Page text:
Cincinnati was the farthest place from home that I had ever been, and that area of Kentucky was entirely foreign to me. Places like Stanton, West Liberty, and Mount Sterling might as well have been Timbuktu to this nine year old. We were a long way from home, and for me, the trip was a real adventure. Our home base for the week in the Commonwealth, was at the home of Chester Stidham, which was either in Montgomery or Powell County. I confess, I am not sure which at this point in my life (after all, I was young then, and it WAS 50 years ago). Chester was a member of the Kentucky General Assembly and Papaw had served a few terms in West Virginia's House of Delegates so these two were political (Democrat) blood brothers as well as cousins.

Well, so much for all that. Let me get back to the story about being lost.

One of the events Chester took us to was a Fish Fry. I don't remember the exact location, but looking back, it seems that it must have been at a county fair ground. It must have been the biggest event in the county because there seemed to be hundreds of people there. I had never before been to a Fish Fry, so this event was just as curious to me as the foreign territory we were in, and the unfamiliar folks who attended the event. In all this multitude, in this unknown place, you would have thought I would have stuck close to the only four folks whom I knew, but my curiosity got the best of me.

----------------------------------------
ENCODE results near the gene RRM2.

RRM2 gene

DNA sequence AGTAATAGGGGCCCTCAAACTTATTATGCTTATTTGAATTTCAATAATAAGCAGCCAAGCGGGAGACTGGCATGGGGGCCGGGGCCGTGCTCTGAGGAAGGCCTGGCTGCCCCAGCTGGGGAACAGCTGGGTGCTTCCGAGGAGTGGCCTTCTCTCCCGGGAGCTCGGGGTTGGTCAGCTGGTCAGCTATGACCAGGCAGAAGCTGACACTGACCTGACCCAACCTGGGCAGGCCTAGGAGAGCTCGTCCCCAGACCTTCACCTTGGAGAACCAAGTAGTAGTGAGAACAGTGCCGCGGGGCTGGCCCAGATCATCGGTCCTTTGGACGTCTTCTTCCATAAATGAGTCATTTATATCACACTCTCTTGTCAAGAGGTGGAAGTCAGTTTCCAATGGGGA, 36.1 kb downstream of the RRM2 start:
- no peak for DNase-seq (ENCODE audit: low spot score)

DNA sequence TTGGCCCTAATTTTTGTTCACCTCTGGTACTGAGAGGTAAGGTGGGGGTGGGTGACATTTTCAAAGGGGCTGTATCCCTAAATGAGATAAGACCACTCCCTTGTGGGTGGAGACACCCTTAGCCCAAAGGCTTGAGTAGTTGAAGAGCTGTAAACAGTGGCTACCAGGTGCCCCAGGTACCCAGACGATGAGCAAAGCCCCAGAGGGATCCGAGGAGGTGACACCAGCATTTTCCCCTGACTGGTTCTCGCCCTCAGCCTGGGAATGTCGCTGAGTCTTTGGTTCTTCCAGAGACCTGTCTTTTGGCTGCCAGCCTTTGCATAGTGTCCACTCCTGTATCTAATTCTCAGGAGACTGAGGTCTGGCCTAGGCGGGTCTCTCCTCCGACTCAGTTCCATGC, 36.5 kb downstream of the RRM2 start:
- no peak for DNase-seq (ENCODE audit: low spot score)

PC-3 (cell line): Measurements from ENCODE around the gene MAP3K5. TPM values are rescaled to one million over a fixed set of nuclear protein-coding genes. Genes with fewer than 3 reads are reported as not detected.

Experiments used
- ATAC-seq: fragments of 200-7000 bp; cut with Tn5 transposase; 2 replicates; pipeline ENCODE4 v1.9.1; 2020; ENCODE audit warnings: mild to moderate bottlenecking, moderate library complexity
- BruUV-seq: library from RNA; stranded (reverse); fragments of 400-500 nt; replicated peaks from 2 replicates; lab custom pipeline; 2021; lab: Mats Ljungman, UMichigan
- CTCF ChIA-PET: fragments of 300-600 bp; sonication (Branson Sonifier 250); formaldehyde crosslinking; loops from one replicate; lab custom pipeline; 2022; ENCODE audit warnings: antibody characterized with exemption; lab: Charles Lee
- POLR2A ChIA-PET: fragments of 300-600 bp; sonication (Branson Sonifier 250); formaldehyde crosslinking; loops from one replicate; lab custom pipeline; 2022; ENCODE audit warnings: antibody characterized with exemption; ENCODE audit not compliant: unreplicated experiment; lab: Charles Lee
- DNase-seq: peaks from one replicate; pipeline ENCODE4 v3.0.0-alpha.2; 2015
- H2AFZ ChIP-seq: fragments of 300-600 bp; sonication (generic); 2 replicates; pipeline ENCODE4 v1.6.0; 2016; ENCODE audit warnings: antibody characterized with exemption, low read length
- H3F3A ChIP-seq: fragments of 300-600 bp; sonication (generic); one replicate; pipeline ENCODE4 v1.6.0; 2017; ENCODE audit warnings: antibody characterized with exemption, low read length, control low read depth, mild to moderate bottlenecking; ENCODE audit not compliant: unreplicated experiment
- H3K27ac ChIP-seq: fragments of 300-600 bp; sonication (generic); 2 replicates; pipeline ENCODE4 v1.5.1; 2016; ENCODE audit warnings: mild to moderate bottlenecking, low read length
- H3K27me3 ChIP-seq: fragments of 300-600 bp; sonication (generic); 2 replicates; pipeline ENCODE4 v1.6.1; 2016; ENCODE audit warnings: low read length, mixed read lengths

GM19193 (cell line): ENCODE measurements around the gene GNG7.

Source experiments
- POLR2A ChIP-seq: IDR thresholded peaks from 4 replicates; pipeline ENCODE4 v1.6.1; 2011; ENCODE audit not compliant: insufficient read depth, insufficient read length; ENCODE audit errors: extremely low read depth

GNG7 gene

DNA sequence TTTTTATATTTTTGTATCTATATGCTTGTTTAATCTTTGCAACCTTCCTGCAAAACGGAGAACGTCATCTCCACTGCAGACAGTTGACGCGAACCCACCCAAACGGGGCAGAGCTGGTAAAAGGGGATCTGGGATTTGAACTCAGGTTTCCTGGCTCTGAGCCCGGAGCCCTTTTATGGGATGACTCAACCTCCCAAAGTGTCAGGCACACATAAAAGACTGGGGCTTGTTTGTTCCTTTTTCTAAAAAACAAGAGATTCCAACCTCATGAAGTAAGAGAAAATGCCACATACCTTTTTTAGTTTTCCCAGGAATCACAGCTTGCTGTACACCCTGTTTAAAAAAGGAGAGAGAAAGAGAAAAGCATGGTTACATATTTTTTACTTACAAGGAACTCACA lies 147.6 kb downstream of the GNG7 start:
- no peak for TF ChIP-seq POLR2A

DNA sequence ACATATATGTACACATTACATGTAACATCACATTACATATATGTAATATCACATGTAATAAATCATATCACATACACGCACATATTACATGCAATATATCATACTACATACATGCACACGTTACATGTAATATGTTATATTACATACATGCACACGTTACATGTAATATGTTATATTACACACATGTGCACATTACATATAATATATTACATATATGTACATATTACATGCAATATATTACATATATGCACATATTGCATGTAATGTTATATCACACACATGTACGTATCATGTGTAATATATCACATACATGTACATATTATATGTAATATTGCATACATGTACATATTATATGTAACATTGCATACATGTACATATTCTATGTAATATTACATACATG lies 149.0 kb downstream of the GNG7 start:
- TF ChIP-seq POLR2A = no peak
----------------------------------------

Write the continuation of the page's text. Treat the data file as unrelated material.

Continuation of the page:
Kids were everywhere, running in and out of the groups of adults who stood around, drinking RC colas and talking about what was going on in the world and who all had died recently. A number of the kids carried Peacock feathers in their hands. I had seen pictures of peacocks in full display, but I had never seen one of the beautiful, colorful feathers up close. Now don't ask me why they had peacock feathers. I have no idea. But I do know I wanted one - in the worst way. Oblivious to the crowd, and temporarily forgetting about my family who were engaged in deep conversation with some of Chester's friends, I trailed off after a couple of the kids to see if I could find the source of the peacock feathers.

I never did find out where the kids were getting the feathers, nor did I see any plucked peacocks running around. I did, however, soon realize that I was lost. Mamaw and Papaw and Mom and Bruce had disappeared in the huge crowd, and I was alone. All around me were large groups of strange men in straw hats and unfamiliar ladies in summer dresses, yet I was more alone than I had ever been in my life. Desperately alone, far from home, and scared. I wandered all over the grounds frantically searching for a familiar face but found none. Searching through the area where people were eating at scores of picnic tables, I found no one I knew. Eventually I came to the area where they were actually frying the fish. The people who were doing the actual frying were midgets.